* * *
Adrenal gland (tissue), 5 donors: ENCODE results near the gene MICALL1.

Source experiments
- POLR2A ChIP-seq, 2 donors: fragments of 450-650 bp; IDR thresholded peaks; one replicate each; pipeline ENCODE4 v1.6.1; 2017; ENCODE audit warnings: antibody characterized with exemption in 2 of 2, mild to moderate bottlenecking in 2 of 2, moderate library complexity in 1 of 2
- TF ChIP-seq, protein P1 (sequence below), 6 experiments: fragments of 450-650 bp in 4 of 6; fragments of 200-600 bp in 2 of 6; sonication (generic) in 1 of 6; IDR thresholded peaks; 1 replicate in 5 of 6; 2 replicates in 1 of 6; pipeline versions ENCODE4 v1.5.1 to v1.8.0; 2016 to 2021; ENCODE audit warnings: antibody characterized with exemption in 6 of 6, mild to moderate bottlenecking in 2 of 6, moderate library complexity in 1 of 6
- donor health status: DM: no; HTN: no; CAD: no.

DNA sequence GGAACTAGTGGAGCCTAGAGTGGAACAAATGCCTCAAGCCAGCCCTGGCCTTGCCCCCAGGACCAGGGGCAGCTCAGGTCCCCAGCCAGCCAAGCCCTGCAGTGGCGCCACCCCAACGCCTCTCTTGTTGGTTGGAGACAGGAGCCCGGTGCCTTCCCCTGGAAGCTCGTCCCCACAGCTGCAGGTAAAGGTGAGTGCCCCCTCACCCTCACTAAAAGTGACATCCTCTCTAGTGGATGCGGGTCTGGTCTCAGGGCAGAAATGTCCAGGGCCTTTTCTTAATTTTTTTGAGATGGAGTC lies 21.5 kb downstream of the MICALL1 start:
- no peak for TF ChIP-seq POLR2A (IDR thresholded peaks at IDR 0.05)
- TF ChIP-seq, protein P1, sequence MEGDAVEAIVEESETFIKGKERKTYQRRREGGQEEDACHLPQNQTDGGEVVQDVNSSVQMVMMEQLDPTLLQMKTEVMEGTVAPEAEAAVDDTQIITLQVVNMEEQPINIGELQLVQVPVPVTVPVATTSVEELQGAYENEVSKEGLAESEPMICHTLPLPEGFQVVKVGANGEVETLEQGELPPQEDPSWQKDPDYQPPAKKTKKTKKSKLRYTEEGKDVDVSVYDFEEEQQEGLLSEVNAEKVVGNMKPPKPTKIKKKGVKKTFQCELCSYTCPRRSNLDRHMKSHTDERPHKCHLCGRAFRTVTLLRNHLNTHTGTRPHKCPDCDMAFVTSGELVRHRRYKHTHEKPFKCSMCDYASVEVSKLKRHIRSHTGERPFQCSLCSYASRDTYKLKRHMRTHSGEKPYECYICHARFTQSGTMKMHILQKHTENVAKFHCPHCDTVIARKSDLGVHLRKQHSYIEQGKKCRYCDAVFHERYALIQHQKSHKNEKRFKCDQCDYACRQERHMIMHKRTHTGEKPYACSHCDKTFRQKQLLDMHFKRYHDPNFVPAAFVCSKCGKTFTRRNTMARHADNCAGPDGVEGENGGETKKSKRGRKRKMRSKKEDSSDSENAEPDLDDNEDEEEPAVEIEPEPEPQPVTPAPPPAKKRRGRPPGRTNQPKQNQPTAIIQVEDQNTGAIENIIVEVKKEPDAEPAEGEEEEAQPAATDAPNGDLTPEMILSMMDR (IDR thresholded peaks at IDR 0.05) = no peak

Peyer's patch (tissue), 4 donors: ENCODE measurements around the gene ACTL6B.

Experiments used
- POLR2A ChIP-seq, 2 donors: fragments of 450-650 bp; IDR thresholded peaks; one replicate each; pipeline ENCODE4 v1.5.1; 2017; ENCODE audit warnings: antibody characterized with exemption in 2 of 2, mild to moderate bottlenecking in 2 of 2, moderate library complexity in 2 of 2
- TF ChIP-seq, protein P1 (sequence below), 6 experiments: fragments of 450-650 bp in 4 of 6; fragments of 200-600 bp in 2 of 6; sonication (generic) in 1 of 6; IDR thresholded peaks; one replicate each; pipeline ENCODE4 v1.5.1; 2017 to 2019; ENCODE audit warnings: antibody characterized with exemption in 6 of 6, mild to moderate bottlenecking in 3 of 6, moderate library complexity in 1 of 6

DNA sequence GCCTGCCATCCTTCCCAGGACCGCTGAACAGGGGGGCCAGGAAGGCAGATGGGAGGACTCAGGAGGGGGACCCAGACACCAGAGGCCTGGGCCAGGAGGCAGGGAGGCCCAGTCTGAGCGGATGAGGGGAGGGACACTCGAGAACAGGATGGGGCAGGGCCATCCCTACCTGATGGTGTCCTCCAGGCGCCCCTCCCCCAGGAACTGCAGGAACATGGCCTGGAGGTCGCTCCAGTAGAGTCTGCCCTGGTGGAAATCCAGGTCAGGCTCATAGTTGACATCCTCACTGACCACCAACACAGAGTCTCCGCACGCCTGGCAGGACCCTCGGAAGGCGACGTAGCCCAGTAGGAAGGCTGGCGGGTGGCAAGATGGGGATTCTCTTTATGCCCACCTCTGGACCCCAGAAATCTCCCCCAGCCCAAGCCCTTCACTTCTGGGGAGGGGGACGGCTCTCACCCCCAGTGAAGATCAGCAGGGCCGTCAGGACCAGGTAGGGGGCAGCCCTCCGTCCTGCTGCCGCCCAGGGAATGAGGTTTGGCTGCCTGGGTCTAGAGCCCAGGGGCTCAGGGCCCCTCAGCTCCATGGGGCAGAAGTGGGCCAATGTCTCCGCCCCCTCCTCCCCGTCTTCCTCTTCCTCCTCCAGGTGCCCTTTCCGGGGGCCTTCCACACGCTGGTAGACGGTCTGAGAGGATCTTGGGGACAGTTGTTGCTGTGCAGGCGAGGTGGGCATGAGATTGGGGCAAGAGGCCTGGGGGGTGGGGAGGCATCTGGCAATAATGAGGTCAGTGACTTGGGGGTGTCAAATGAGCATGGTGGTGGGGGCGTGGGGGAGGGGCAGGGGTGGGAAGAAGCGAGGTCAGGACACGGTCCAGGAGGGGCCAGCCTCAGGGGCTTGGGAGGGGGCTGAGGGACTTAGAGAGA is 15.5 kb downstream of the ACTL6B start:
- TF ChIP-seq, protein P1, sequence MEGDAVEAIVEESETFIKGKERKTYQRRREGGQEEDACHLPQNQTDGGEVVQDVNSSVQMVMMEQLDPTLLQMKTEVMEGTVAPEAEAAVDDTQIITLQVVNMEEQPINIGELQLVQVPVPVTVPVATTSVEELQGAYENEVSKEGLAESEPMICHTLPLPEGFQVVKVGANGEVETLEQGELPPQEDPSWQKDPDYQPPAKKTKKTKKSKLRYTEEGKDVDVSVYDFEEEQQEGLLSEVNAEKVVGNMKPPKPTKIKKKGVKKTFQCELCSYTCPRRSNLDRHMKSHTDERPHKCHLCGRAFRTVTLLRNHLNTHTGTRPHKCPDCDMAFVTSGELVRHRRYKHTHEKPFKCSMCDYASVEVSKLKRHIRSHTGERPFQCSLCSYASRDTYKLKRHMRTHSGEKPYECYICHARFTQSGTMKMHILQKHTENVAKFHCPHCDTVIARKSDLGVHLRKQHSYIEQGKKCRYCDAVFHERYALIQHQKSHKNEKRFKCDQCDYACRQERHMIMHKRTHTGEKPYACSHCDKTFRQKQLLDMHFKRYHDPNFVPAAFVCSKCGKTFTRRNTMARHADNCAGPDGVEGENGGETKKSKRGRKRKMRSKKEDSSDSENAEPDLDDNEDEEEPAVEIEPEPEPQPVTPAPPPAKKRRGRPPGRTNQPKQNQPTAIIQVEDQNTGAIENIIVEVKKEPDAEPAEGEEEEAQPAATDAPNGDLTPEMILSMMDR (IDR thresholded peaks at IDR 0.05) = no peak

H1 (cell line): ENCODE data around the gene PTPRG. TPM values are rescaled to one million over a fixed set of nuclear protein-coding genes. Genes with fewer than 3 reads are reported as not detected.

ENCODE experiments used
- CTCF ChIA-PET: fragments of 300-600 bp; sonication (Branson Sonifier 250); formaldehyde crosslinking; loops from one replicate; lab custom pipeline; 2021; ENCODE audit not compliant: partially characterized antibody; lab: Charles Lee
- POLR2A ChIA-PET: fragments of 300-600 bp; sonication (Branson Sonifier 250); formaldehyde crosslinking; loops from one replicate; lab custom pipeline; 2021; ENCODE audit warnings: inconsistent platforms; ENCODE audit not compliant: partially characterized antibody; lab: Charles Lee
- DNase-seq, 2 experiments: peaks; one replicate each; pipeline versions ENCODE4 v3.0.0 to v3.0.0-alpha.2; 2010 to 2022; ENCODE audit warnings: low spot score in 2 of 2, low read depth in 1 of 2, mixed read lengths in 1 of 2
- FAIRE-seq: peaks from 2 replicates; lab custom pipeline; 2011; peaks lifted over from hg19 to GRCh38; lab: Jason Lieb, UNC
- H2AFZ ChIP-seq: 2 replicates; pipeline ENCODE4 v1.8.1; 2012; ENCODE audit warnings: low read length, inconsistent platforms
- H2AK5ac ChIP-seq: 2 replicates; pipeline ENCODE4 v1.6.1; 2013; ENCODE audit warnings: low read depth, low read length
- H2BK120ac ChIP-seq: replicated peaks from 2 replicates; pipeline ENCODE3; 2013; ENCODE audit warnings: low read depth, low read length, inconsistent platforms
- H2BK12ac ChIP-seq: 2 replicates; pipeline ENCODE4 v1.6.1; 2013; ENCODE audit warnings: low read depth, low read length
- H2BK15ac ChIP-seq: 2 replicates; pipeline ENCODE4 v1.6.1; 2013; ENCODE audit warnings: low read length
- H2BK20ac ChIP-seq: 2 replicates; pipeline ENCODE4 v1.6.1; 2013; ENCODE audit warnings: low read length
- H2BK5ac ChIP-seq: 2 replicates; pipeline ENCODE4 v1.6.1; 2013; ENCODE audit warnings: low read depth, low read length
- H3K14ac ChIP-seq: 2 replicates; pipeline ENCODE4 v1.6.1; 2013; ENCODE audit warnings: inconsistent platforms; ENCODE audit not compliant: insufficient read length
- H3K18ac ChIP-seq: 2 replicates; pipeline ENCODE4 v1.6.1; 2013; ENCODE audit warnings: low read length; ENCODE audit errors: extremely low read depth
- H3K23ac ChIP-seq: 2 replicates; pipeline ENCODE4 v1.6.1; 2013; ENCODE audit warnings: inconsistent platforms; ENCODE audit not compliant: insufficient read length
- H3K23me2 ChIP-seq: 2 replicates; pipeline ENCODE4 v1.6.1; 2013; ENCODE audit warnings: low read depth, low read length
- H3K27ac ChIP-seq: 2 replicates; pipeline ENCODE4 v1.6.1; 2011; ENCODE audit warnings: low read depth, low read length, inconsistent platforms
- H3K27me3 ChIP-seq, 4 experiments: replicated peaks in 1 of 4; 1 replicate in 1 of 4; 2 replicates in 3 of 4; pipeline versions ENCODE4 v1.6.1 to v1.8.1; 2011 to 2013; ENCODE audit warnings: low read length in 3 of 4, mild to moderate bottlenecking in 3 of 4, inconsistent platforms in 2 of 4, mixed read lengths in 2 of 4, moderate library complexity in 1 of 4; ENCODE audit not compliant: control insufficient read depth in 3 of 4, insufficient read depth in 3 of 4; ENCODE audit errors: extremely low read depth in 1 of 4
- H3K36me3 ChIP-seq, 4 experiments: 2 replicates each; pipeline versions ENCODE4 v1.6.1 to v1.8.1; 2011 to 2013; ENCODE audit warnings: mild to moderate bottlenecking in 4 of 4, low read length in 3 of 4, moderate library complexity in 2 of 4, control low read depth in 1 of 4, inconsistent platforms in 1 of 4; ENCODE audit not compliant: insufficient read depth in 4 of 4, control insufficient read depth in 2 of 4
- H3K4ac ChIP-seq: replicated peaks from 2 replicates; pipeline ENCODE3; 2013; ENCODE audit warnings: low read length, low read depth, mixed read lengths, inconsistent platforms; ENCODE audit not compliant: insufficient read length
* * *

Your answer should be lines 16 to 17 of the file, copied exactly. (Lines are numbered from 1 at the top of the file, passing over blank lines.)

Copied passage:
ENCODE experiments used
- CTCF ChIA-PET: fragments of 300-600 bp; sonication (Branson Sonifier 250); formaldehyde crosslinking; loops from one replicate; lab custom pipeline; 2021; ENCODE audit not compliant: partially characterized antibody; lab: Charles Lee